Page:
Direct flight, Non-stop flight, a Stopover or Layover with Family- Choosing the best option for YOU

Air travel makes the world more accessible and enables an ever-growing number of people to enjoy unique sights and experience diverse cultures. Getting to our chosen destination throws up so many options of how you route your journey. 

When making travel plans, you might wonder whether a stopover or layover with children is a good idea or not.  Breaking up a short-, mid- or long-haul flight with either a stopover or layover provides interesting options to make more of your trip. A non-stop flight certainly has its advantages, however, a layover gives the opportunity to get rid of pegged up energy, and a stopover may provide the opportunity for all sorts of great activities- even a quick city tour. 

The answer isn’t straightforward, as choosing between a non-stop flight, direct flight, a layover or a stopover depends on your travel preferences, as well as the temperament of your children. A few factors to consider when making this decision include cost, time, convenience, and overall trip experience, ie are you in it for the journey or the destination.

Family Flight Advisor the answer to all your questions about flying with kids baby toddler teen hanson-discussing stopovers and layovers with kids

There are several tips and tricks to managing each, so it is up to you to weigh the pros and cons and choose what is best for your family. Here we’ll discuss several tips flight routings, as well as help you to consider different factors in making your decision.

Direct vs Non-Stop flight- what’s the difference?

Firsty, to you and me a direct flight and a non-stop flight seems to be the same thing and in our daily language, these terms are often used interchangeably.  The airline industry, however, has a distinction between them: A direct flight is a flight with no change in flight number, but it may include one or more stops at an intermediate point(s). At these stops passengers may be allowed to disembark and embark or it may be just a technical stop for refuelling.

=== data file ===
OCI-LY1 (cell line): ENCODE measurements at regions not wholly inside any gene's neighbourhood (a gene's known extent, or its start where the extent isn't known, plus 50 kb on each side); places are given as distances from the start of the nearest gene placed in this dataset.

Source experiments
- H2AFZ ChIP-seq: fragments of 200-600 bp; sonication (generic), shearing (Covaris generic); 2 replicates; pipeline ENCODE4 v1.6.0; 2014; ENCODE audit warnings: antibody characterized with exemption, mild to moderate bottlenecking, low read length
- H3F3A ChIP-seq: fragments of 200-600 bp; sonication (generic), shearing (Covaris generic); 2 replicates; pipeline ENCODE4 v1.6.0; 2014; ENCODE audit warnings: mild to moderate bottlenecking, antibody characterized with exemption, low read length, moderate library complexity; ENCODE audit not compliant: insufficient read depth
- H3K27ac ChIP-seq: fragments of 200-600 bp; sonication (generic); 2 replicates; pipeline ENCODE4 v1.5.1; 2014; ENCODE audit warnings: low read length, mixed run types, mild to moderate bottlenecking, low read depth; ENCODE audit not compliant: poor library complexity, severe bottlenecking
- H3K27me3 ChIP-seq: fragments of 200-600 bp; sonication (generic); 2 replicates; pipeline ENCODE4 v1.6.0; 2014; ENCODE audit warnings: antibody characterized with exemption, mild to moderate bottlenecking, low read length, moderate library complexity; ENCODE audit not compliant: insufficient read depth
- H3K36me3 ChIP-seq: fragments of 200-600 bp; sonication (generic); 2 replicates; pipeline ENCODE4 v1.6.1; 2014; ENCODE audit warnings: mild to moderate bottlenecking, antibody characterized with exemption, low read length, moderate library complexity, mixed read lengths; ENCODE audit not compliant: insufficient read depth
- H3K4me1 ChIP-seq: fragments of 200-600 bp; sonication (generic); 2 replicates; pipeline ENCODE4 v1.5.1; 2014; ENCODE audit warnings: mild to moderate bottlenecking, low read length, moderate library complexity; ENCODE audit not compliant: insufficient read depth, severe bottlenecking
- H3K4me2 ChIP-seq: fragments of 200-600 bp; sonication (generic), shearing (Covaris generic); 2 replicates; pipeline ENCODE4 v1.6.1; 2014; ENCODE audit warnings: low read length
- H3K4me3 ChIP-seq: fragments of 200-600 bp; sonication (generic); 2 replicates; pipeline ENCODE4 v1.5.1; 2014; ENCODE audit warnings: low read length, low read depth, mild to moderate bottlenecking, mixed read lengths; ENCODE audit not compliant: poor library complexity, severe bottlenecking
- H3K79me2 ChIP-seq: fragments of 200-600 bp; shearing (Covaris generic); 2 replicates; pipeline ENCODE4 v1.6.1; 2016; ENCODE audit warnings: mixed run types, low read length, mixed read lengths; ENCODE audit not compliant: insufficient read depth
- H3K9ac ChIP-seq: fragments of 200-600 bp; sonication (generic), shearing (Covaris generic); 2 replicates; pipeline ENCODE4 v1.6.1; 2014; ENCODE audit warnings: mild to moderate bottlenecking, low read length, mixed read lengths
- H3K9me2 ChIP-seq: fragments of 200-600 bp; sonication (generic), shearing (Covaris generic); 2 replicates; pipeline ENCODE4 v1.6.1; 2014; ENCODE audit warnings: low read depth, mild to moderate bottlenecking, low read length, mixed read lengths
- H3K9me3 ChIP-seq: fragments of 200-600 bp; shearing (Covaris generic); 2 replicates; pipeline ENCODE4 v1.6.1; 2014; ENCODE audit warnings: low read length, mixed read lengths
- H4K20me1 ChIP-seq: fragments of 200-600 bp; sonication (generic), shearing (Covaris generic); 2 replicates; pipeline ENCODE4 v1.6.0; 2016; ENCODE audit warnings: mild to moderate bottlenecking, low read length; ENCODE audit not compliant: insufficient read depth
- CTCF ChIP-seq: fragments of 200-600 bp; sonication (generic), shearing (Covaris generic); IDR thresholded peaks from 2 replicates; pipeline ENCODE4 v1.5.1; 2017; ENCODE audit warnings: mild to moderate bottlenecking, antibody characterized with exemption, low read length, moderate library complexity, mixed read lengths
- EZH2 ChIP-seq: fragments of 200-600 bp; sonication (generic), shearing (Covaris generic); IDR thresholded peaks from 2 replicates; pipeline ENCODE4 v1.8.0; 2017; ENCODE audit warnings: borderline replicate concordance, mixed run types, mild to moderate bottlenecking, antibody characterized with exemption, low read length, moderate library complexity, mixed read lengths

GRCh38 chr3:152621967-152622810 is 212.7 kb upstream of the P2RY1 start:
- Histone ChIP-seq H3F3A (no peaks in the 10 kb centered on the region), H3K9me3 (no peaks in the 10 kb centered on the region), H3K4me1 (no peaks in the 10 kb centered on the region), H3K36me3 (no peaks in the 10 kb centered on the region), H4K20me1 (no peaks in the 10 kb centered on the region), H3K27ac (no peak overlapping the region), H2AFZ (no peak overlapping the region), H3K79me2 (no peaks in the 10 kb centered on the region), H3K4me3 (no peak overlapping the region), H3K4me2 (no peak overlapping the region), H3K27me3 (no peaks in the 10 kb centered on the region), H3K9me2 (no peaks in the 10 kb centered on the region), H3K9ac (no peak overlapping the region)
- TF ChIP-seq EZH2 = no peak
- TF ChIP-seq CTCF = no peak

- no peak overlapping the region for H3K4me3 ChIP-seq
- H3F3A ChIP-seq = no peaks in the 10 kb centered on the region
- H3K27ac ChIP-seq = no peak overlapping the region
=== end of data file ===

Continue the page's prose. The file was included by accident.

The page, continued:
A non-stop flight is, as the name suggests, a flight with no stops between two airports- your point of origin and destination.

Family Flight Advisor- flying with kids, baby, toddler, teen

For example the Air New Zealand flight NZ2 from Auckland to London has a layover in Los Angeles; some passengers have their final destination in LA, while others carry on to London on the same plane.  Yet, all passengers disembark in LA for a 2 hour layover in LAX transit lounge. This is a direct flight, in aviation terms, but the flight search and booking engines display it as a layover flight. However, for this flight you won’t have to be concerned about missing your connection.

Stopover vs Layover- what’s the difference?

A long-haul trip can be broken up in a couple of ways:

When it comes to connecting flights, if a journey by plane is broken to change aircraft, this is called a layover or a connection. A layover (connection) lasts under 24-hours and can be as short as 30 minutes for domestic and international flights, where the flight stops to refuel and drop off passengers and pick up new ones.   

If a journey by plane is broken requiring a longer stay for the passengers, this is called a stopover.  A stopover is much longer, though, and lasts beyond 24-hours.  It often requires a stay in the location of the stop prior to continuing the journey to the final destination.

Is a Direct Flight better than Connecting Flights when Traveling with Kids? 

Now that we hopefully understand the differences between direct flights, non-stop flights and connecting flights and a stopover, we can weigh up the advantages of each:

More often than not, just considering the stress-point along a journey, a non-stop flight is the most practical for families with children:

1) You only have to pass through security, immigration, board and disembark, pick up luggage, and everything else, just once.  The fewer time you have to do each of these, the less chance of leaving something behind.

2) There is just one take-off and one landing to be concerned about the ears and equalising for your little ones, especially babies.

3) A non-stop (but even, to an extent, a direct flight) you eliminate missed connections because of any delays.  This is stress you really don’t need when you have more than 2 new seats to secure on the next available flight. 

4) Non-stop flights are more environmentally friendly: the highest emissions of a flight are during take off and landing. Once a plane reaches cruising altitude, it cruises along pretty efficiently.